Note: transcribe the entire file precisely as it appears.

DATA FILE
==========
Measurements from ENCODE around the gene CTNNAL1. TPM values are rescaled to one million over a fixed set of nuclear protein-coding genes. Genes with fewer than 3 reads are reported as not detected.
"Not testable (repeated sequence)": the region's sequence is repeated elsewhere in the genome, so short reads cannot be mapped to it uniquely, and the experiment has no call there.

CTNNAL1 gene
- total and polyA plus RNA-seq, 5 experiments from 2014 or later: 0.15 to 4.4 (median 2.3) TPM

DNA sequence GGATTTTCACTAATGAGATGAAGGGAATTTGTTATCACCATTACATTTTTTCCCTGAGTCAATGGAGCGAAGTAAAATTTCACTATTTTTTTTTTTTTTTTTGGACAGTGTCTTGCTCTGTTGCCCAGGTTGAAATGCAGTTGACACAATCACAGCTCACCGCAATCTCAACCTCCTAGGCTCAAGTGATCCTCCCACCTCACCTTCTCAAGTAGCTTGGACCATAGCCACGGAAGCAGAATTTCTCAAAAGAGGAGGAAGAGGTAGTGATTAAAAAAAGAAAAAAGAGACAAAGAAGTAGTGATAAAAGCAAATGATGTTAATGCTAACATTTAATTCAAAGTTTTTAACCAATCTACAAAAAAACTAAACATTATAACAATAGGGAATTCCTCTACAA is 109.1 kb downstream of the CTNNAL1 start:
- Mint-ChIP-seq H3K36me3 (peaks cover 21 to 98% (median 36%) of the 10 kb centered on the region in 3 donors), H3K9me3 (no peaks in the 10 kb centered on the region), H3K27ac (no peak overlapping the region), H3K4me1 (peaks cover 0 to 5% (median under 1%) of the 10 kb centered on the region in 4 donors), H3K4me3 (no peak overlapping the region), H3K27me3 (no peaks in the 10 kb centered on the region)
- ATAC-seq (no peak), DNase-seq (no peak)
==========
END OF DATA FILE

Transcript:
Measurements from ENCODE around the gene CTNNAL1. TPM values are rescaled to one million over a fixed set of nuclear protein-coding genes. Genes with fewer than 3 reads are reported as not detected.
"Not testable (repeated sequence)": the region's sequence is repeated elsewhere in the genome, so short reads cannot be mapped to it uniquely, and the experiment has no call there.

CTNNAL1 gene
- total and polyA plus RNA-seq, 5 experiments from 2014 or later: 0.15 to 4.4 (median 2.3) TPM

DNA sequence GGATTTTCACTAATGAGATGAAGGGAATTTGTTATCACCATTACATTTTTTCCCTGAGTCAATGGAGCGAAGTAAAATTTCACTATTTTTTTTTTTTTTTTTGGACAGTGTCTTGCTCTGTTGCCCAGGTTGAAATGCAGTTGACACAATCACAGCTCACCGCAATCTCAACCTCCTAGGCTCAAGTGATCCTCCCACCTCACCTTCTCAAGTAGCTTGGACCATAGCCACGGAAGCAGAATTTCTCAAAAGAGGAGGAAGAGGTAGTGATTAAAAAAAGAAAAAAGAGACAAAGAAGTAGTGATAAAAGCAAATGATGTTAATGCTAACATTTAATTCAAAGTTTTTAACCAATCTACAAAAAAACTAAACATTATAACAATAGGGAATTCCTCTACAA is 109.1 kb downstream of the CTNNAL1 start:
- Mint-ChIP-seq H3K36me3 (peaks cover 21 to 98% (median 36%) of the 10 kb centered on the region in 3 donors), H3K9me3 (no peaks in the 10 kb centered on the region), H3K27ac (no peak overlapping the region), H3K4me1 (peaks cover 0 to 5% (median under 1%) of the 10 kb centered on the region in 4 donors), H3K4me3 (no peak overlapping the region), H3K27me3 (no peaks in the 10 kb centered on the region)
- ATAC-seq (no peak), DNase-seq (no peak)